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Mol Biol Cell. 2018 Sep 26:mbcE18040256. doi: 10.1091/mbc.E18-04-0256. [Epub ahead of print]

Compressive force induces reversible chromatin condensation and cell geometry dependent transcriptional response.

Author information

1
Mechanobiology Institute and Department of Biological Sciences, National University of Singapore 117411, Singapore.
2
Center for Engineering Mechanobiology, University of Pennsylvania, PA, USA.
3
FIRC Institute for Molecular Oncology (IFOM), Milan 20139, Italy.

Abstract

Fibroblasts exhibit heterogeneous cell geometries in tissues and integrate both mechanical and biochemical signals in their local microenvironment to regulate genomic programs via chromatin remodelling. While in connective tissues fibroblasts experience tensile and compressive forces (CFs), the role of compressive forces in regulating cell behaviour and in particular, the impact of cell geometry in modulating transcriptional response to such extrinsic mechanical forces is unclear. Here, we show that CF on geometrically well-defined mouse fibroblast cells reduces actomyosin contractility and shuttles Histone Deacetylase 3 (HDAC3), into the nucleus. HDAC3 then triggers an increase in the heterochromatin content by initiating removal of acetylation marks on the histone tails. This suggests that, in response to CF, fibroblasts condense their chromatin and enter into a transcriptionally less active and quiescent states as also revealed by transcriptome analysis. Upon removal of CF, the alteration in chromatin condensation was reversed. We also present a quantitative model linking CF dependent changes in actomyosin contractility leading to chromatin condensation. Further, transcriptome analysis also revealed that the transcriptional response of cells to CF was geometry dependent. Collectively, our results suggest that CFs induce chromatin condensation and geometry dependent differential transcriptional response in fibroblasts that allows maintenance of tissue homeostasis. [Media: see text] [Media: see text] [Media: see text].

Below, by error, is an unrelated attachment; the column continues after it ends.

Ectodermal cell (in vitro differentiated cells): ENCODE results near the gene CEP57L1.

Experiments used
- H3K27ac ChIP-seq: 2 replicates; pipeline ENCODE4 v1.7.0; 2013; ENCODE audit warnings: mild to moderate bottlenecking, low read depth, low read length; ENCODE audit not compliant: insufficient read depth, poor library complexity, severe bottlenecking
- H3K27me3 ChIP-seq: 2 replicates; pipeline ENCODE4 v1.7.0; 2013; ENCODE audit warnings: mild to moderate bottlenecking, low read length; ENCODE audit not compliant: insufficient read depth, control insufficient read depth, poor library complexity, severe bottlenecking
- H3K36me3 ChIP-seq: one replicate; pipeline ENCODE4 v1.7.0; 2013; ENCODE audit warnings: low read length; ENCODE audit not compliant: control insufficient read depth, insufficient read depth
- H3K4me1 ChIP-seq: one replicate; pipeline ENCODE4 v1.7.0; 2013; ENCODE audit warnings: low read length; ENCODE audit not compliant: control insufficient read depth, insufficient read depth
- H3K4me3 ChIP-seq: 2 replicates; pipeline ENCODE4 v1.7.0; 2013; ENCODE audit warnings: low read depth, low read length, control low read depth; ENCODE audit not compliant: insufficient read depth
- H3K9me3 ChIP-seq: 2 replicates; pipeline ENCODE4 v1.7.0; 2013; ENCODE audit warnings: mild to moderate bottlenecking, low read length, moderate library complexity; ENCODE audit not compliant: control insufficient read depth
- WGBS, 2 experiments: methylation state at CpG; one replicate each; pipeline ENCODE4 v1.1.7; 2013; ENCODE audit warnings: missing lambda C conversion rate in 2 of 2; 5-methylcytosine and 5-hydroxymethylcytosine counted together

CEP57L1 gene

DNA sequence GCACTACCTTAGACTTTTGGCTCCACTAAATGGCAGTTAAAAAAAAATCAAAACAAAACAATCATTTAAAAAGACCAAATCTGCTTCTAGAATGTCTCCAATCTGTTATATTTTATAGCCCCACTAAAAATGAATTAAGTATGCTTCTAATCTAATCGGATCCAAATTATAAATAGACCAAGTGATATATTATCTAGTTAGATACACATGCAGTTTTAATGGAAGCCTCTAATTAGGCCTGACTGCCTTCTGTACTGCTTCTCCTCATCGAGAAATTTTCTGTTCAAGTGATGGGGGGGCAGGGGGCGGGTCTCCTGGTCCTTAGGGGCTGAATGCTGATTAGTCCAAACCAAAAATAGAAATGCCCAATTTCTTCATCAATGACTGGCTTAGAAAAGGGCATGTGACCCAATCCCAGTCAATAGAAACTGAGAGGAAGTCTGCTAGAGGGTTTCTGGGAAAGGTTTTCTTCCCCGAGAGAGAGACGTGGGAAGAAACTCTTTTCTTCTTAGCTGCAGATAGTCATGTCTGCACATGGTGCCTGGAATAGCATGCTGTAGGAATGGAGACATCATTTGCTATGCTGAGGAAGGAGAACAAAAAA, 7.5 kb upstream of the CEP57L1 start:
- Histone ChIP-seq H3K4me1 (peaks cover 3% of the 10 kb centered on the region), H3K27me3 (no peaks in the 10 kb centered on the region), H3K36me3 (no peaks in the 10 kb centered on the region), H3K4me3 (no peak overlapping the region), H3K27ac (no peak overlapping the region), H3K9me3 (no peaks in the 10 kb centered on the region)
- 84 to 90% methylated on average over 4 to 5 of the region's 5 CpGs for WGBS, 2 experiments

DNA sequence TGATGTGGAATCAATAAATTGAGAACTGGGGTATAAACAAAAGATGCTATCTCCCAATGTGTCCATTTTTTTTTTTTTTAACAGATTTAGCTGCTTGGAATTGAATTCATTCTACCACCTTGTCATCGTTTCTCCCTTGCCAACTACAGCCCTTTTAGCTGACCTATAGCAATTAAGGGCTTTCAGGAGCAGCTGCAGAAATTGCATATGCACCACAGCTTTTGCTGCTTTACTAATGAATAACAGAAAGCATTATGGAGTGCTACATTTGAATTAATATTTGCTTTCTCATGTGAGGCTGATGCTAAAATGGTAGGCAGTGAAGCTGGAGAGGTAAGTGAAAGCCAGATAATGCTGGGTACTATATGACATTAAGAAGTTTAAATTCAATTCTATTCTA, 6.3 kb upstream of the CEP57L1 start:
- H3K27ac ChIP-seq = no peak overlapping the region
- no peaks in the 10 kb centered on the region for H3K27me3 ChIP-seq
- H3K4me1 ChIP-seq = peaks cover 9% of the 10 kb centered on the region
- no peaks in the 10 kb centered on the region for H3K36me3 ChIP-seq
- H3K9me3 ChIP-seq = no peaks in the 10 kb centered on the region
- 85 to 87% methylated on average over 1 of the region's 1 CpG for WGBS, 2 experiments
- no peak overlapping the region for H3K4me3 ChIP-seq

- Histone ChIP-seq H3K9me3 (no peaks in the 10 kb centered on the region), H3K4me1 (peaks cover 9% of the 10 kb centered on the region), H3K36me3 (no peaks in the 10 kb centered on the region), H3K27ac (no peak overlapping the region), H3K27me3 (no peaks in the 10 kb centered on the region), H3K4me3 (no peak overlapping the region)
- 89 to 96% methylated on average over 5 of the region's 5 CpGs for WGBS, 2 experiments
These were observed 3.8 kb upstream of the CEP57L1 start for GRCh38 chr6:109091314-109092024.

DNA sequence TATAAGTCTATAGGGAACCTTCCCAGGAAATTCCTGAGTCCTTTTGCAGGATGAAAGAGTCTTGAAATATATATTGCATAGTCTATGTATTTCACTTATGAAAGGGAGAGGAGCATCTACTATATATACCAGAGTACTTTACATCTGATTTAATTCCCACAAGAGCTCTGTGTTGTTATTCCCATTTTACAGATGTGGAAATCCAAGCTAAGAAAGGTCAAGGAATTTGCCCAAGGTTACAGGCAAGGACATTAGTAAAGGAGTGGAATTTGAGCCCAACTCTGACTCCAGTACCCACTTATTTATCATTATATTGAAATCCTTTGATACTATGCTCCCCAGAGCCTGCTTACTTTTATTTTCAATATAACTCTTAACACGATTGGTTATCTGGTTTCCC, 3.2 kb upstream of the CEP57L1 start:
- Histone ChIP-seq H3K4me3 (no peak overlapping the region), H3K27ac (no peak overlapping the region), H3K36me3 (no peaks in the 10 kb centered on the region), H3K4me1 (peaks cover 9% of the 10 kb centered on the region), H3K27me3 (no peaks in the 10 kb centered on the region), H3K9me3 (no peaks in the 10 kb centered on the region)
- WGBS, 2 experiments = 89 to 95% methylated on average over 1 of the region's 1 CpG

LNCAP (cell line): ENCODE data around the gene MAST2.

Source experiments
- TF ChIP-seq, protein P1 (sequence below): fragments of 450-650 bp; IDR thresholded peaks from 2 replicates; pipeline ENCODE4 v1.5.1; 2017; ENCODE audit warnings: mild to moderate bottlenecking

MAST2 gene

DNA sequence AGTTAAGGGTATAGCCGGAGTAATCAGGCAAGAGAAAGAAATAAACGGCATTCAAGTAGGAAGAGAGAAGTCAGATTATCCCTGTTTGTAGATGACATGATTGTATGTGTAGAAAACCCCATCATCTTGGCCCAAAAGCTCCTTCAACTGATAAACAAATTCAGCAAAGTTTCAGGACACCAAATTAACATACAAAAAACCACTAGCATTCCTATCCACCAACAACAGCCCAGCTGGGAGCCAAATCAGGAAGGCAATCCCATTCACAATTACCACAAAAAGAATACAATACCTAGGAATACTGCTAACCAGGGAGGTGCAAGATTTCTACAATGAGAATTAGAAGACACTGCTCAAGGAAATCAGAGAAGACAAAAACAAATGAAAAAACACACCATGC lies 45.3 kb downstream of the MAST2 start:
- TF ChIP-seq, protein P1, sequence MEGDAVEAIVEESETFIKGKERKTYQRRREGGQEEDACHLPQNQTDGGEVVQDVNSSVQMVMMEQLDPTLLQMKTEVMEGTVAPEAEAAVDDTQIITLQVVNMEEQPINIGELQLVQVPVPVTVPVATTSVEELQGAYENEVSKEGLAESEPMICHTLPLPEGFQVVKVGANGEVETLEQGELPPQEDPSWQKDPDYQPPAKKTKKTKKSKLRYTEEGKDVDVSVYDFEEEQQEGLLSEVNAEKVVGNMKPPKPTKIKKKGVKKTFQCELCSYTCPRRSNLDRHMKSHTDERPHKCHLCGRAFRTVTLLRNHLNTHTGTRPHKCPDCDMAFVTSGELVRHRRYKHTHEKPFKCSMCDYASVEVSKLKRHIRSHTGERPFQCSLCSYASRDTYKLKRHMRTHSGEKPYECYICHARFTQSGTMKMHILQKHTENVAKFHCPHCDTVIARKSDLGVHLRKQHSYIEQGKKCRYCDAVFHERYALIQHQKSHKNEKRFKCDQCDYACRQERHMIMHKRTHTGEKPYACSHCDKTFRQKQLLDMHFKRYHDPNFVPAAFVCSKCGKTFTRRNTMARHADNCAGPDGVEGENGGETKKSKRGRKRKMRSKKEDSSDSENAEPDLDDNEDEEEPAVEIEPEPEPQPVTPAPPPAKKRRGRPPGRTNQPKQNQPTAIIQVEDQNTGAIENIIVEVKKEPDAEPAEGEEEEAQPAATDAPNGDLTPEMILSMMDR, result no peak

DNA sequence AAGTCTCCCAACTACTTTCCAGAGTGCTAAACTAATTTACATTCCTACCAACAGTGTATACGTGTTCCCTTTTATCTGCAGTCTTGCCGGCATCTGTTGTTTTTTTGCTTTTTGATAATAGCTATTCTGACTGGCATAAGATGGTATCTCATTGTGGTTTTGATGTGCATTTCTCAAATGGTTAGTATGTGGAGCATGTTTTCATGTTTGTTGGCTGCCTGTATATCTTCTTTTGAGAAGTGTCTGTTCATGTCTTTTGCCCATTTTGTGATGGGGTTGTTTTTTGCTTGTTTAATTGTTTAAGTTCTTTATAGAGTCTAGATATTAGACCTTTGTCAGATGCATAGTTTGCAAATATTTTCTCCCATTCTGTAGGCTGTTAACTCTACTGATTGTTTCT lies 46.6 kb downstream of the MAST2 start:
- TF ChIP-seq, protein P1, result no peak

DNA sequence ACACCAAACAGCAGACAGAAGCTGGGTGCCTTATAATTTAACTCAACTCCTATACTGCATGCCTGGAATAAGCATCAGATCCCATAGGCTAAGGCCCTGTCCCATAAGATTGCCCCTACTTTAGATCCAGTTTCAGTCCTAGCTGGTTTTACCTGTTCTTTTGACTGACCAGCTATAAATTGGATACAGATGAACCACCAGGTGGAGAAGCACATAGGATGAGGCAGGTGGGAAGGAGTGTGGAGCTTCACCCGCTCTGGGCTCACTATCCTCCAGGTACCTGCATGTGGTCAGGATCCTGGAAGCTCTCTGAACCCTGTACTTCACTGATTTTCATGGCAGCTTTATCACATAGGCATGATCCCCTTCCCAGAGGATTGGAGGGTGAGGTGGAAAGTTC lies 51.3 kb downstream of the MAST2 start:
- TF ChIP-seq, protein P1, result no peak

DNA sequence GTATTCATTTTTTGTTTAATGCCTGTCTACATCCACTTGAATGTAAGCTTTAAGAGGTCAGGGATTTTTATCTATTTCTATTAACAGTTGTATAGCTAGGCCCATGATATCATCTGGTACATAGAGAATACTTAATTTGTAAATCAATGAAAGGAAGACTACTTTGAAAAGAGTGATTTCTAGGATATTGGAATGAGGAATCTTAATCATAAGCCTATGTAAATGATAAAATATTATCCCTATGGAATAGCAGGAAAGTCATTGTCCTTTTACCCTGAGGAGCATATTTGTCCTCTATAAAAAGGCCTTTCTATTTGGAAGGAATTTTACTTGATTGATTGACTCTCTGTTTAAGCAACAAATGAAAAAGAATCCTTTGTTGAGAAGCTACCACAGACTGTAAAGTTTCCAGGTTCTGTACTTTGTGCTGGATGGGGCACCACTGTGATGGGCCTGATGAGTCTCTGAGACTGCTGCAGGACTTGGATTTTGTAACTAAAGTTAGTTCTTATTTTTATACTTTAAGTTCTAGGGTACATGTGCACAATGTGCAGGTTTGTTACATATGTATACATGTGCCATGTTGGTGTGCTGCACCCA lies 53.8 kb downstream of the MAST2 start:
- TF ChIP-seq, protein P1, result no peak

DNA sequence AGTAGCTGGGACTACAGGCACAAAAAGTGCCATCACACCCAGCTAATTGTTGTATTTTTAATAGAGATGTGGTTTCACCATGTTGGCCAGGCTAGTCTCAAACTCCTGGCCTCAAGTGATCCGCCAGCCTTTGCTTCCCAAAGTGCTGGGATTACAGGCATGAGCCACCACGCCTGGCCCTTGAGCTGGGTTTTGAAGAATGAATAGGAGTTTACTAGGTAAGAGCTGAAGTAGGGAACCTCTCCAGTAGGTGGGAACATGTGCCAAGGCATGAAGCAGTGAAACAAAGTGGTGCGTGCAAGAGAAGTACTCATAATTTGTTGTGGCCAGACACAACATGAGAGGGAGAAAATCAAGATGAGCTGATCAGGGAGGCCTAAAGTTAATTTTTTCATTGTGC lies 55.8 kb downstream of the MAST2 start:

PMID:
30256731
DOI:
10.1091/mbc.E18-04-0256

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